effectively end at level 12 if you chose not to purchase any of the
additional content packs, which run about $2.00 each to purchase with
four currently available. Also available for purchase are 
emote packs for a dollar, a talent re-spec for two dollars, various
amounts of in game gold or items for your character that are sold a la
carte or by bundles.



Oh, wait, one word reviews probably aren’t quite descriptive enough,
are they? Well, allow me to expand on it a bit further. What the game
lacks in traditional MMOG depth it more than makes up for in fun and
engaging dungeon play. More in the vein of style="font-style: italic;">Diablo than style="font-style: italic;">World of
Warcraft, to cite the most familiar games in the world, style="font-style: italic;">Pocket Legends
exists almost exclusively in the land of instanced dungeon runs which
you can choose to solo (via creating your own game and locking it with
a password) or by the more popular methods of joining a public game by
browsing through the queue system and choosing your favorite level or
by simply hitting the quick play button and being matched with an
existing group.

Now, while I just told you that you could play a single player game,
that by no means implies that you should play a single player game;
this is an MMOG, after all. And besides, you will die over and over and
over again if you try to solo; these games are meant to be played with
other people. In addition to increased survivability, there is another
advantage to party play – increased loot from the mobs. While the game
isn’t inherently friendly for the chatty-cathy types (more on that in
the UI section) the community itself is as friendly and sharing as I
have found anywhere.

href=""> style="border: 0px solid ; width: 225px; height: 150px;"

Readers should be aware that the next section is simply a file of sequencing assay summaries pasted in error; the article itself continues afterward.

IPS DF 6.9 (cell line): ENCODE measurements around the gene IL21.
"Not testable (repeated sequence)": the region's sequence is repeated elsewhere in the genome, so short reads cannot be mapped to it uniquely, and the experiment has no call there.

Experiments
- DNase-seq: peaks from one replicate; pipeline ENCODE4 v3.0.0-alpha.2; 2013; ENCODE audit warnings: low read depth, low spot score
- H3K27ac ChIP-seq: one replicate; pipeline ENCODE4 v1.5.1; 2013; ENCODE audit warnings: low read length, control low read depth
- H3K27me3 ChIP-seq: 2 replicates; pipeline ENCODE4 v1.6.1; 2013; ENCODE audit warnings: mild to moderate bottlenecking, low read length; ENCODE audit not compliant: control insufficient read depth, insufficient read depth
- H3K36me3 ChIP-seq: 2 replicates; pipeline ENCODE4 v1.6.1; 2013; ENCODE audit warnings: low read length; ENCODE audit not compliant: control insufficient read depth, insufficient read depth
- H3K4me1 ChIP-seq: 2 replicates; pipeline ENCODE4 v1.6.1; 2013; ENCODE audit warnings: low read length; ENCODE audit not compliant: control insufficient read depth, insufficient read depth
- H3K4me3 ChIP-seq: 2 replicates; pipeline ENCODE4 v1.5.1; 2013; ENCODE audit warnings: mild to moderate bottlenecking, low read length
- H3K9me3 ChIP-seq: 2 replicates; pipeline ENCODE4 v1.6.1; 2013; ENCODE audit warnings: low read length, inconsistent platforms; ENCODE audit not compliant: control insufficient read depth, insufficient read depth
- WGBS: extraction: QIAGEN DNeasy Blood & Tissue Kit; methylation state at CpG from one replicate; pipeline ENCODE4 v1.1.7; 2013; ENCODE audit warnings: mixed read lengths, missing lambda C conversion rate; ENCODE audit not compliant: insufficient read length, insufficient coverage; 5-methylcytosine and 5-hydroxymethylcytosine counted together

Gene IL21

alt="Pocket Legends"

Leveling is quick and painless in Pocket Legends.

While the nature of MMOGs is generally one of repetition, it is even
more transparent here as Pocket
lacks most of the periphery
that distracts us in the form of crafting, gathering, guilds, pets or
player housing. With most games that would be a death knell, but here
it is hardly noticed as the speed and action of the game are more than
enough to keep you wrapped up in it for hours, and the real bonus here
is that every item I listed above, and a few others I didn’t, are
actually planned for future implementation in the game.

Leveling is paced nicely and a player can hit level 8 in about 30-45
minutes of continuous fighting with level 10 attainable at about double
that amount of time. Pocket
features three classes – Ranger,
Sorceress and Tank, each of which are linked to their animal avatar of
an Eagle, Cat and Bear respectively. There is a leveling curve but it
really peaks at around level 10 and stays relatively steady from there
on out. With each level gained your avatar will acquire attribute
points to increase their stats and at certain levels will gain new
skills to use in combat. Skills points are also awarded and can be used
to make your abilities more powerful, capping out at rank 5.

Pocket Legends
originally launched on the iPad, with the other device’s
versions coming after, and reports I have read about the iPad version
state that you can only load out 4 of your abilities at a time. This
wasn’t the case with the iPhone version I played, however, and I was
able to use all my available abilities provided they were off cooldown
and I had the mana to do so.


href=""> style="border: 0px solid ; width: 225px; height: 150px;"
alt="Pocket Legends"

The U.I is clean and intuitive.

It may seem odd to have a UI section for an iGame but the user